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Chapter 2
The Fundamentals of Mental Health
and Mental Illness

The Neuroscience of Mental Health

Overview of Mental Illness

Overview of Etiology

Overview of Development, Temperament, and Risk Factors

Overview of Prevention

Overview of Treatment

Overview of Mental Health Services

Overview of Cultural Diversity and Mental Health Services

Overview of Consumer and Family Movements

Overview of Recovery



Overview of Cultural Diversity and Mental Health Services

The U.S. mental health system is not well equipped to meet the needs of racial and ethnic minority populations. Racial and ethnic minority groups are generally considered to be underserved by the mental health services system (Neighbors et al., 1992; Takeuchi & Uehara, 1996; Center for Mental Health Services [CMHS], 1998). A constellation of barriers deters ethnic and racial minority group members from seeking treatment, and if individual members of groups succeed in accessing services, their treatment may be inappropriate to meet their needs.

Awareness of the problem dates back to the 1960s and 1970s, with the rise of the civil rights and community mental health movements (Rogler et al., 1987) and with successive waves of immigration from Central America, the Caribbean, and Asia (Takeuchi & Uehara, 1996). These historical forces spurred greater recognition of the problems that minority groups confront in relation to mental health services.

Research documents that many members of minority groups fear, or feel ill at ease with, the mental health system (Lin et al., 1982; Sussman et al., 1987; Scheffler & Miller, 1991). These groups experience it as the product of white, European culture, shaped by research primarily on white, European populations. They may find only clinicians who represent a white middle-class orientation, with its cultural values and beliefs, as well as its biases, misconceptions, and stereotypes of other cultures.

Research and clinical practice have propelled advocates and mental health professionals to press for “linguistically and culturally competent services” to improve utilization and effectiveness of treatment for different cultures. Culturally competent services incorporate respect for and understanding of, ethnic and racial groups, as well as their histories, traditions, beliefs, and value systems (CMHS, 1998). Without culturally competent services, the failure to serve racial and ethnic minority groups adequately is expected to worsen, given the huge demographic growth in these populations predicted over the next decades (Takeuchi & Uehara, 1996; CMHS, 1998; Snowden, 1999).

This section of the chapter amplifies these major conclusions. It explains the confluence of clinical, cultural, organizational, and financial reasons for minority groups being underserved by the mental health system. The first task, however, is to explain which ethnic and racial groups constitute underserved populations, to describe their changing demographics, and to define the term “culture” and its consequences for the mental health system.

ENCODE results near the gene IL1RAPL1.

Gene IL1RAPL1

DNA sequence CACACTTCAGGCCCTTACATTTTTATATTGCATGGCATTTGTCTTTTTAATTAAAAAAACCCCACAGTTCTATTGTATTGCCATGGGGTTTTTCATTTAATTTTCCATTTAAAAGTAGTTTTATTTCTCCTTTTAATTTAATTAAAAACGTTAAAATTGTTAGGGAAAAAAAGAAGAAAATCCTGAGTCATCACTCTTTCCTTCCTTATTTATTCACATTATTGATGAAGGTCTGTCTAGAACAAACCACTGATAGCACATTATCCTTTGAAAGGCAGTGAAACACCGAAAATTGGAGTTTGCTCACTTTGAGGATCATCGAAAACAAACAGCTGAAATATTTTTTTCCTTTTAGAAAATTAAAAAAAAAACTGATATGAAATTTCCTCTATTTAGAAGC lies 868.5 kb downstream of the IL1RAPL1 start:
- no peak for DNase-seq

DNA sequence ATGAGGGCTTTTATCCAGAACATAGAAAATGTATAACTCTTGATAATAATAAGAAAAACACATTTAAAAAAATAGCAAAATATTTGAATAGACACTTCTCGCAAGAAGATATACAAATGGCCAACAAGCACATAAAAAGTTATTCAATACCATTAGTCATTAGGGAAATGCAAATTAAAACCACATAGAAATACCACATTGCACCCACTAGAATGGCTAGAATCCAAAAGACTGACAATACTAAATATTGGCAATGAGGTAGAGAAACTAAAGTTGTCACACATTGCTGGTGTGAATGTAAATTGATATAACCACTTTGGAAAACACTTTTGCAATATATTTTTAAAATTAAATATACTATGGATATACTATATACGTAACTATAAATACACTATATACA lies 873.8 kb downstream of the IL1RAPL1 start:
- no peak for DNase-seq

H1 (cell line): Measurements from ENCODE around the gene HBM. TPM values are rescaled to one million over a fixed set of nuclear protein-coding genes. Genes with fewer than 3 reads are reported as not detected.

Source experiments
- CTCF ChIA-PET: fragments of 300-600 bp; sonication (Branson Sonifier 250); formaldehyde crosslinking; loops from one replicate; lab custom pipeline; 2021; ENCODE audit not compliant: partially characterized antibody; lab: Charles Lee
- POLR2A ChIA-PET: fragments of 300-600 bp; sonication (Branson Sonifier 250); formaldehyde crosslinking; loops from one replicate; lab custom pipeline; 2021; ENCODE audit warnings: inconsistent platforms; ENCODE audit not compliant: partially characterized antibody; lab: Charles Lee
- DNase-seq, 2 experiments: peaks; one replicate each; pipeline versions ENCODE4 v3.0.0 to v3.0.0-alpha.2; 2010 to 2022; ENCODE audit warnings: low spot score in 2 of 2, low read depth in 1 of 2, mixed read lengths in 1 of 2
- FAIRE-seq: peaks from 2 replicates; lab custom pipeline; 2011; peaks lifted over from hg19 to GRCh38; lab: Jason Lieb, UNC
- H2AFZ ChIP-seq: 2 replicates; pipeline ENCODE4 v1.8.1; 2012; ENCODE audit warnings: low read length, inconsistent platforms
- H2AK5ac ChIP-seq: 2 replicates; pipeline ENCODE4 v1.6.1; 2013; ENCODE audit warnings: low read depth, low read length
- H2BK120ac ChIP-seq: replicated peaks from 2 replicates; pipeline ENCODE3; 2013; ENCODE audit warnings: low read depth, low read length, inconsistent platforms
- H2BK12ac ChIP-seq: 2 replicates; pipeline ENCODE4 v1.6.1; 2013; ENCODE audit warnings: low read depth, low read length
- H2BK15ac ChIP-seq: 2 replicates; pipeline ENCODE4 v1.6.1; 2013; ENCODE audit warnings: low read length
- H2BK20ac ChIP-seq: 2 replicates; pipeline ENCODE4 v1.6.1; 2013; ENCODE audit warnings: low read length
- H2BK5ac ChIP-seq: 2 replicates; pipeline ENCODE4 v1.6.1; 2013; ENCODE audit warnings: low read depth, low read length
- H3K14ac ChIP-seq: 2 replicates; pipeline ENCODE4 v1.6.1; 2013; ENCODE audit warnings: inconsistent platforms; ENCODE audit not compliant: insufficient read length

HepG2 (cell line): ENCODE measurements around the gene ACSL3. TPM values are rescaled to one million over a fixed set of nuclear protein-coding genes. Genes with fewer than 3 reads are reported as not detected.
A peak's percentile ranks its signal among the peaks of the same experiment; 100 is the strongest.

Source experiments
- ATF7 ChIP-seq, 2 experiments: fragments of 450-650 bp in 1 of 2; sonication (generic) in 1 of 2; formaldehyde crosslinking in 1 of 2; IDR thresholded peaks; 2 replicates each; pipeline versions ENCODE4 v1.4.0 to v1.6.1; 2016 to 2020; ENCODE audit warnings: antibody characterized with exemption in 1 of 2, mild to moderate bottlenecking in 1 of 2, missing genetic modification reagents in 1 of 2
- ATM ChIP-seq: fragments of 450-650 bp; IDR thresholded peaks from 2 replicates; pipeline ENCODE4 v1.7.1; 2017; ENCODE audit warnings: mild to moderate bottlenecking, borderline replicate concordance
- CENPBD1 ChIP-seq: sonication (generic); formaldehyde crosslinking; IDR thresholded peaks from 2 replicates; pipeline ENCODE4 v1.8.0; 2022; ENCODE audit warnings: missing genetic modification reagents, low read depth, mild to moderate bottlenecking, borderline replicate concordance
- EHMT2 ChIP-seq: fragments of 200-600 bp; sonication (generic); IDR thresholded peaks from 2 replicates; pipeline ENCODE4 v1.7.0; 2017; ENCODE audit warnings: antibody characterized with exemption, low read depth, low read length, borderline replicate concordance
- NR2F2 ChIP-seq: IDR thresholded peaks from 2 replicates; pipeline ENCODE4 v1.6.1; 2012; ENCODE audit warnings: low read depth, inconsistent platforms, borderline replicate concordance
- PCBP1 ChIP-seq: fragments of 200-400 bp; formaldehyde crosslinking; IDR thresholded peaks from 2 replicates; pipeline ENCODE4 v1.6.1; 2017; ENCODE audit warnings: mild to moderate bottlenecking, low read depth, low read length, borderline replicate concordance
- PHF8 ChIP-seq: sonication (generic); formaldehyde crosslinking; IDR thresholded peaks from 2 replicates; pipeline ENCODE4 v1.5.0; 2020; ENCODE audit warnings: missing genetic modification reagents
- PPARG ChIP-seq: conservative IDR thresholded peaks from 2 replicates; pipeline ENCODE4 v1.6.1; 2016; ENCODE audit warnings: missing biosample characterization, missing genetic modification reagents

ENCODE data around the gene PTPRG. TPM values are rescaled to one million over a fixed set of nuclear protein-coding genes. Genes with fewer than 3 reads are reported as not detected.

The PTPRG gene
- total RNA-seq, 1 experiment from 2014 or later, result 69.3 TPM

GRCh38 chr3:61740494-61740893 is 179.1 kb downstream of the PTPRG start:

Introduction to Cultural Diversity and Demographics

The Federal government officially designates four major racial or ethnic minority groups in the United States: African American (black), Asian/Pacific Islander, Hispanic American (Latino),20 and Native American/American Indian/Alaska Native/Native Hawaiian (referred to subsequently as “American Indians”) (CMHS, 1998). There are many other racial or ethnic minorities and considerable diversity within each of the four groupings listed above. The representation of the four officially designated groups in the U.S. population in 1999 is as follows: African Americans constitute the largest group, at 12.8 percent of the U.S. population; followed by Hispanics (11.4 percent), Asian/Pacific Islanders (4.0 percent), and American Indians (0.9 percent) (U.S. Census Bureau, 1999). Hispanic Americans are among the fastest-growing groups. Because their population growth outpaces that of African Americans, they are projected to be the predominant minority group (24.5 percent of the U.S. population) by the year 2050 (CMHS, 1998).

Racial and ethnic populations differ from one another and from the larger society with respect to culture. The term “culture” is used loosely to denote a common heritage and set of beliefs, norms, and values. The cultures with which members of minority racial and ethnic groups identify often are markedly different from industrial societies of the West. The phrase “cultural identity” specifies a reference group—an identifiable social entity with whom a person identifies and to whom he or she looks for standards of behavior (Cooper & Denner, 1998). Of course, within any given group, an individual’s cultural identity may also involve language, country of origin, acculturation,21 gender, age, class, religious/spiritual beliefs, sexual orientation22, and physical disabilities (Lu et al., 1995). Many people have multiple ethnic or cultural identities.

The historical experiences of ethnic and minority groups in the United States are reflected in differences in economic, social, and political status. The most measurable difference relates to income. Many racial and ethnic minority groups have limited financial resources. In 1994, families from these groups were at least three times as likely as white families to have incomes placing them below the Federally established poverty line. The disparity is even greater when considering extreme poverty—family incomes at a level less than half of the poverty threshold—and is also large when considering children and older persons (O’Hare, 1996). Although some Asian Americans are somewhat better off financially than other minority groups, they still are more than one and a half times more likely than whites to live in poverty. Poverty disproportionately affects minority women and their children (Miranda & Green, 1999). The effects of poverty are compounded by differences in total value of accumulated assets, or total wealth (O’Hare et al., 1991).